Click “OK” twice and your object will be created as well as the port forward. Now we just need to add the access rule. On the left side of the screen, just above the NAT Rules is your Access Rules. From there we want to click “Add” and “Access Rule”.
We need to create the rule on the outside interface, coming from any IP to the FTPServer using FTP as the service.
Once you click OK, your rule is added. You don’t have to add a description like I did in the image above this one, I just did that for the hell of it. When you click “Apply” at the bottom of the screen, the ASDM will issue the commands to the ASA. I have preview turned on, so I can always see what commands are being sent to the device before they are actually sent. If you followed all the steps above and you have preview turned on, you’ll see the following:
And you’ll notice that those are the exact 4 commands that I gave in the last post about doing it from the CLI! Now you can forward any port you want from either the CLI or the ASDM!
On a side note, I know a lot of guys hate the ASDM. When I was writing this post and going through all of this I was kinda upset when I saw that I had 10 pictures for 4 lines of code. The good thing about the ASDM is that you have everything right there at your disposal and you really don’t need to know the vernacular of IOS. The drawback is that it will take you longer to get things done at first, but once you get used to it, it can be just as fast.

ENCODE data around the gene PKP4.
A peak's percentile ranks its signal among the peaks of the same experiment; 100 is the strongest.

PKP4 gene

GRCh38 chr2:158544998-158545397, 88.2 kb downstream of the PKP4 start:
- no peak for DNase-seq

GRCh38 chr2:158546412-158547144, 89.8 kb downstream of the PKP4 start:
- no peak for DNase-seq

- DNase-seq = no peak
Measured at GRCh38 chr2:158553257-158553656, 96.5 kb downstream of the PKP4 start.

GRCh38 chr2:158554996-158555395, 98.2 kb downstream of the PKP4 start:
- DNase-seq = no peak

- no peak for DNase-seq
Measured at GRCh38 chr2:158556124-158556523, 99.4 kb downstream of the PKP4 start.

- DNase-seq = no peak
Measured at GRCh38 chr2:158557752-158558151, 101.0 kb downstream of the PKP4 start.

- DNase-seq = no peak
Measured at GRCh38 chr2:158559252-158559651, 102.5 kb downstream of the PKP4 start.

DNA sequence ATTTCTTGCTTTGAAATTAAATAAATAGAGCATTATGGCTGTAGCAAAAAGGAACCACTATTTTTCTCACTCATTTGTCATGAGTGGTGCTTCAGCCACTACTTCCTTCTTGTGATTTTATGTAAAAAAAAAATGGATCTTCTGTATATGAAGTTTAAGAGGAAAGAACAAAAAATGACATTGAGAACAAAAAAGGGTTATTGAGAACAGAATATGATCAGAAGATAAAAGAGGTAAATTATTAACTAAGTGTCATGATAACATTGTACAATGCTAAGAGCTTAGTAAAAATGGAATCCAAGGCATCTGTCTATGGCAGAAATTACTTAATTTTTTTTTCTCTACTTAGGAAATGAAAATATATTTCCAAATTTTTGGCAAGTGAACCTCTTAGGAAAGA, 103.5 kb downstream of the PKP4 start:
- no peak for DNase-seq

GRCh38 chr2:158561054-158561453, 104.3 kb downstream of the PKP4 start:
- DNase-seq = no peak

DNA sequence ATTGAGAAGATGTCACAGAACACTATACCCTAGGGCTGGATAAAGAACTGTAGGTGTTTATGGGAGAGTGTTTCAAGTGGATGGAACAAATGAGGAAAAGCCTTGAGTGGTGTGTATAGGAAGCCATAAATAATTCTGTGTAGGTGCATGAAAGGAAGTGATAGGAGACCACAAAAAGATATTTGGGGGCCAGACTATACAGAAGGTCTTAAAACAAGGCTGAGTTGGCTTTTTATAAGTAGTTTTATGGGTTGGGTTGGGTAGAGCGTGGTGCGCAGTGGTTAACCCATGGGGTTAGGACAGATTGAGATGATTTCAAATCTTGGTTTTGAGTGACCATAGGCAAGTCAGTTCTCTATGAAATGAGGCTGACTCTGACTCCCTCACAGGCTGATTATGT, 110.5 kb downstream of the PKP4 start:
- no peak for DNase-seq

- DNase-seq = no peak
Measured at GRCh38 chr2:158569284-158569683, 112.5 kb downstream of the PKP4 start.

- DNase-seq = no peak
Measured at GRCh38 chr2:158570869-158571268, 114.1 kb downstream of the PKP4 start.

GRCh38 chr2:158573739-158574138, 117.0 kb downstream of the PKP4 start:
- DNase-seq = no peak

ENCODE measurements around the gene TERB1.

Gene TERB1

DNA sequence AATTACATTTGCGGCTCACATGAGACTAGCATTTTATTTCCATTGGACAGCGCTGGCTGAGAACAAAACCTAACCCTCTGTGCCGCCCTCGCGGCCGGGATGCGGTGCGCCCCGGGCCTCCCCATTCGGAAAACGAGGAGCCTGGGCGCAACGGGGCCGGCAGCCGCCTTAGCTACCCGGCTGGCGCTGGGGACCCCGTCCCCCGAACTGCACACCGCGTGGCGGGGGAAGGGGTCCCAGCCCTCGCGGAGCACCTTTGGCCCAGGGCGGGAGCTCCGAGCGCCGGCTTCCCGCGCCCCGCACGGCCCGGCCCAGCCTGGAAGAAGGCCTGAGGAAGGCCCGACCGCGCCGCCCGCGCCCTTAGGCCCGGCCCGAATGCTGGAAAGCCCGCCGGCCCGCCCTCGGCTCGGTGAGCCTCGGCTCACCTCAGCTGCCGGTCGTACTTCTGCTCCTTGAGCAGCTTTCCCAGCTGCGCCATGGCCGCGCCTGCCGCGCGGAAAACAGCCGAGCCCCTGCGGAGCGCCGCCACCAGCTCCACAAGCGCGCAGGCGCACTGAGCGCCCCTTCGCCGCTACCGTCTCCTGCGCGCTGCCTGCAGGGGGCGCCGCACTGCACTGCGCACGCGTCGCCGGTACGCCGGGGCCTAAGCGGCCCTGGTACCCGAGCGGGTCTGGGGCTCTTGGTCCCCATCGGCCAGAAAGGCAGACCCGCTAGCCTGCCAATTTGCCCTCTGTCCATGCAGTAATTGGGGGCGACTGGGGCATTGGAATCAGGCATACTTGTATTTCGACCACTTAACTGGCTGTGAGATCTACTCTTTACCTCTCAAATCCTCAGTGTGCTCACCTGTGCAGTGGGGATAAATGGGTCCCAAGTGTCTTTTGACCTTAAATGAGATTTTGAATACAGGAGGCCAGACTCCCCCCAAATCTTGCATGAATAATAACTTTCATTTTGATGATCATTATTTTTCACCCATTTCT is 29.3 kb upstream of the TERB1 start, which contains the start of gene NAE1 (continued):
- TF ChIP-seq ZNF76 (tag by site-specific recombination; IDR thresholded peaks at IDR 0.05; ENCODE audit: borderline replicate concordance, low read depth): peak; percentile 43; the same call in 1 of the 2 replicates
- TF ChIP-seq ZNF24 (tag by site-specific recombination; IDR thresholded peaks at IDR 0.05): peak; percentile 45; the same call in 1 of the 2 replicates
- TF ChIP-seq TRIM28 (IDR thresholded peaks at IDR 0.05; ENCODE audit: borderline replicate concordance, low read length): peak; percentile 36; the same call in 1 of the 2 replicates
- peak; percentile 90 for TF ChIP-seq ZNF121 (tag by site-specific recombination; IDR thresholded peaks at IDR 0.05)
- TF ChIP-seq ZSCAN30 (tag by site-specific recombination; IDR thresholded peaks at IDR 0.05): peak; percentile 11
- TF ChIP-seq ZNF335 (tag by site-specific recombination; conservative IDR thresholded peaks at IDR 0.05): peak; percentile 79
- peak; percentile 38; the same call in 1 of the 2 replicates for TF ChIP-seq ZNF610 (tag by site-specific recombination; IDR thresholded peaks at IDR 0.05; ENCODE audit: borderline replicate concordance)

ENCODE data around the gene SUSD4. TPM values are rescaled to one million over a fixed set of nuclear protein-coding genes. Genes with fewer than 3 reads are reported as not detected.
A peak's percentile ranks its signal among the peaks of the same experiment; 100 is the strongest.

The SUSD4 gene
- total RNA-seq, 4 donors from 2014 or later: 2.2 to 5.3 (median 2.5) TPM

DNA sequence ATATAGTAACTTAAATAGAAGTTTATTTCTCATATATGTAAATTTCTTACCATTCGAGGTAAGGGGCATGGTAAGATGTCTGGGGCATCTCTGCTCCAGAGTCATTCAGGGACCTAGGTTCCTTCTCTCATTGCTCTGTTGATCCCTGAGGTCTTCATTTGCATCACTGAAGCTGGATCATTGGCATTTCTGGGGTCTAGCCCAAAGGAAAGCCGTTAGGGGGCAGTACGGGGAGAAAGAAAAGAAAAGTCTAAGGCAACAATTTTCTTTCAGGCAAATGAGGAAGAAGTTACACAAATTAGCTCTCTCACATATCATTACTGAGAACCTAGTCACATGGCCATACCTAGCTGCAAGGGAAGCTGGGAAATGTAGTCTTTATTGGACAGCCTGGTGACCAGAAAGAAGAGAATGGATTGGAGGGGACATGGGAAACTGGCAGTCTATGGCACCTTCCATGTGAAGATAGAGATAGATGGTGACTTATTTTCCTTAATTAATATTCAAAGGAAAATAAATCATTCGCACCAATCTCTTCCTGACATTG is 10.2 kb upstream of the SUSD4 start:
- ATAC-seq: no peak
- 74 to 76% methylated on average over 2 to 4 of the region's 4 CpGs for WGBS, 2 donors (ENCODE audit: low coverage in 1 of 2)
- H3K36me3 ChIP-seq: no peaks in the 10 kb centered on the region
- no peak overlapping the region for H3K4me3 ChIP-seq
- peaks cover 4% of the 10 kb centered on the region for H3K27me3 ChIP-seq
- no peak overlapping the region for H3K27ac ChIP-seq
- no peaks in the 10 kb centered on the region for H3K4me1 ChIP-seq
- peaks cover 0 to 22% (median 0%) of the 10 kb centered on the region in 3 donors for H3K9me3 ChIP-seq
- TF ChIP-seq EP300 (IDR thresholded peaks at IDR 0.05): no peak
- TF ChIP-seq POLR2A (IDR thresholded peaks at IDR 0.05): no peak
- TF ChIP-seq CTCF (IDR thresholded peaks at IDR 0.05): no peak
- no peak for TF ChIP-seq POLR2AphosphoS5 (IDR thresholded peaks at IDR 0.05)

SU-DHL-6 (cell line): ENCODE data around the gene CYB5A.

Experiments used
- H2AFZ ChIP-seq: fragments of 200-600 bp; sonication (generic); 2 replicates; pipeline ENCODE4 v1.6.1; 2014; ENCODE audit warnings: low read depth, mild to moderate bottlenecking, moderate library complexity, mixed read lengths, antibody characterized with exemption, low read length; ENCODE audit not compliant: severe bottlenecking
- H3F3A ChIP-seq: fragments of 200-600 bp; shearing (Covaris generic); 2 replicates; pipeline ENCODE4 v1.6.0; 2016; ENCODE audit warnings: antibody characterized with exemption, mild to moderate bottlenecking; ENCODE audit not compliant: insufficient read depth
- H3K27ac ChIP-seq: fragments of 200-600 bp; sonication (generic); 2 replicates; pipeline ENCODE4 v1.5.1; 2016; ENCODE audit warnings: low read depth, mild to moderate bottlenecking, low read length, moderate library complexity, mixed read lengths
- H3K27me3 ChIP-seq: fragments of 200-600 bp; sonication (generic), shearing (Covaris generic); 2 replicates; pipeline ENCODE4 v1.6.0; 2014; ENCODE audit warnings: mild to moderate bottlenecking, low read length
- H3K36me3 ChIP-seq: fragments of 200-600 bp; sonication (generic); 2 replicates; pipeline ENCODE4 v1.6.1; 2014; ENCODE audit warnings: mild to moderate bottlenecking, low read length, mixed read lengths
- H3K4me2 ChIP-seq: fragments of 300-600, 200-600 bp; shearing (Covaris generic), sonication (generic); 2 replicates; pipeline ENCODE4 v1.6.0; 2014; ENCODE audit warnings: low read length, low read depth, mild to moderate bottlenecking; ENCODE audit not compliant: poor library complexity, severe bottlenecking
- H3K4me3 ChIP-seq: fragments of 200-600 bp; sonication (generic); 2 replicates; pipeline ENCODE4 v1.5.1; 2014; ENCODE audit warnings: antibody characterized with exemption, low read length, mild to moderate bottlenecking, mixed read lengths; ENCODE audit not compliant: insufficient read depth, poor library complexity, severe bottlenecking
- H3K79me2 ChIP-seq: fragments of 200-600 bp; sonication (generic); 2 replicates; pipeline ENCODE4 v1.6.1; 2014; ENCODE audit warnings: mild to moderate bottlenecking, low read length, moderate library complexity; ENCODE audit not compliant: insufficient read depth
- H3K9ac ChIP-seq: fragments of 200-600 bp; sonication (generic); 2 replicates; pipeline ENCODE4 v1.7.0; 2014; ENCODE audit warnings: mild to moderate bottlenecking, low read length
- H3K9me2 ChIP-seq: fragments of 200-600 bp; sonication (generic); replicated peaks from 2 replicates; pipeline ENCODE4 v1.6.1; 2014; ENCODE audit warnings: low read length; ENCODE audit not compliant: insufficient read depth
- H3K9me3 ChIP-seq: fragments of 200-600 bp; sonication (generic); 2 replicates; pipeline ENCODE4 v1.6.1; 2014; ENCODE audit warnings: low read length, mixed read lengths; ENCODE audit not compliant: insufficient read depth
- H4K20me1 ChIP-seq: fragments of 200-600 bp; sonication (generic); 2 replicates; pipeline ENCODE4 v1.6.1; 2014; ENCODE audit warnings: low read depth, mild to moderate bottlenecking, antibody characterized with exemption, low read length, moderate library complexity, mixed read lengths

So it’s been a month and a half since I posted an update, and it’s 4:15 am right now. I can’t sleep and I found out there’s another networking blog out there using the same WP theme as me, so I figured I better put something up here since it was fresh in my mind. Well, now that the niceties are out of the way, let’s get to work.
I recently added an ASA 5505 to my home network at the edge. Obviously, when I did, all of my port forwards went to hell because the ASA is now blocking everything. I run a web server on one of my servers here and I like to be able to access it because I keep a lot of tech manuals and other stuff on there. Well, I went about trying to set up port forwarding the old way and learned real quick that this pops up when I do: